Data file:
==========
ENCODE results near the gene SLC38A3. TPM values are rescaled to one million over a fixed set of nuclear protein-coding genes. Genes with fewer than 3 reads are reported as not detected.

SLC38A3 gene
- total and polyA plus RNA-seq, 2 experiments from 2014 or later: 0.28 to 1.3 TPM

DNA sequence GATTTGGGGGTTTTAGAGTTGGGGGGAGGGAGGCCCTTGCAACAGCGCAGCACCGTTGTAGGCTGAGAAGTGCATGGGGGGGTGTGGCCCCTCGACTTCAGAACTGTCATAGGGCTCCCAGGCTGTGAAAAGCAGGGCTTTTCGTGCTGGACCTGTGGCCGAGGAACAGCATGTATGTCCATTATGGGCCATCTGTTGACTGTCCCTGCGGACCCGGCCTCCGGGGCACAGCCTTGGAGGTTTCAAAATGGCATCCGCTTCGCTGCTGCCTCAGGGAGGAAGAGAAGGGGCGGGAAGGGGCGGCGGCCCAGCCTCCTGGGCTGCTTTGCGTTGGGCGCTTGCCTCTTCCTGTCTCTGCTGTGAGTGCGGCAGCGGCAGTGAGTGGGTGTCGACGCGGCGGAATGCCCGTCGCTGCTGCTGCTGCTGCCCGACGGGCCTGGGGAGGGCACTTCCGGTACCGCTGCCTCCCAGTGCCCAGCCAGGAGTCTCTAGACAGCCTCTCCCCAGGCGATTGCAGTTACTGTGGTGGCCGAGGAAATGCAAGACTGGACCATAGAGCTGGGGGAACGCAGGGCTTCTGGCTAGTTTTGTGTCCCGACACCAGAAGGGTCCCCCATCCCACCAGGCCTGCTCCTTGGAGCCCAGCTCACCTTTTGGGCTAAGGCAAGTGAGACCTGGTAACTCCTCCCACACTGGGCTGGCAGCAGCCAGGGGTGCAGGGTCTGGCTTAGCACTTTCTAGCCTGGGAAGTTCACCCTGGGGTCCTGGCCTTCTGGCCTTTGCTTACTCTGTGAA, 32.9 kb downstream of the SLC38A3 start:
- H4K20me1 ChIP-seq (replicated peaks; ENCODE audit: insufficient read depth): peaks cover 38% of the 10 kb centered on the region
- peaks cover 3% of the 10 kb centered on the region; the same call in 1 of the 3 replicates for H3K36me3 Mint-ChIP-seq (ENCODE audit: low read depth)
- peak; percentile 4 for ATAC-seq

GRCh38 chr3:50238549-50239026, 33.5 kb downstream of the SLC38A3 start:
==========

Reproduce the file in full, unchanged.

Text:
ENCODE results near the gene SLC38A3. TPM values are rescaled to one million over a fixed set of nuclear protein-coding genes. Genes with fewer than 3 reads are reported as not detected.

SLC38A3 gene
- total and polyA plus RNA-seq, 2 experiments from 2014 or later: 0.28 to 1.3 TPM

DNA sequence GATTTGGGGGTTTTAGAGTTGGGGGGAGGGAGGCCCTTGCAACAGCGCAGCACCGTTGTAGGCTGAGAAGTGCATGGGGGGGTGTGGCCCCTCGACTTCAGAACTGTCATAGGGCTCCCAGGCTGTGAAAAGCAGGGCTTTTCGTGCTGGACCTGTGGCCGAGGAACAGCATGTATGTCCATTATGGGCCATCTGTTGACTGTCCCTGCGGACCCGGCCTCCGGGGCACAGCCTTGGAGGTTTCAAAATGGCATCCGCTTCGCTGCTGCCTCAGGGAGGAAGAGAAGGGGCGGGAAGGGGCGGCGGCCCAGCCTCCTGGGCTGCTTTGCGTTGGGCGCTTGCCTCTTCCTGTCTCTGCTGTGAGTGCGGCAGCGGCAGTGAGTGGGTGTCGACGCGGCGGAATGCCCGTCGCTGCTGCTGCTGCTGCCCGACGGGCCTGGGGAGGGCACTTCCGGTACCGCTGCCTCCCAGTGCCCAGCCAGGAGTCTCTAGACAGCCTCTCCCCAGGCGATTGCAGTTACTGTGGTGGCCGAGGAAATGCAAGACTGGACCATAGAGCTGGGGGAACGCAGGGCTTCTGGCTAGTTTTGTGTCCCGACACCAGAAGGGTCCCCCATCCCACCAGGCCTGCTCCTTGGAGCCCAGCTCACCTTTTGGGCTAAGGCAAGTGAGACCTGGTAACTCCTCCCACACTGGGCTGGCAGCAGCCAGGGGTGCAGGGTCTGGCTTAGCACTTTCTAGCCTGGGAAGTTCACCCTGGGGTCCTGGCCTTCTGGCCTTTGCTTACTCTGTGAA, 32.9 kb downstream of the SLC38A3 start:
- H4K20me1 ChIP-seq (replicated peaks; ENCODE audit: insufficient read depth): peaks cover 38% of the 10 kb centered on the region
- peaks cover 3% of the 10 kb centered on the region; the same call in 1 of the 3 replicates for H3K36me3 Mint-ChIP-seq (ENCODE audit: low read depth)
- peak; percentile 4 for ATAC-seq

GRCh38 chr3:50238549-50239026, 33.5 kb downstream of the SLC38A3 start: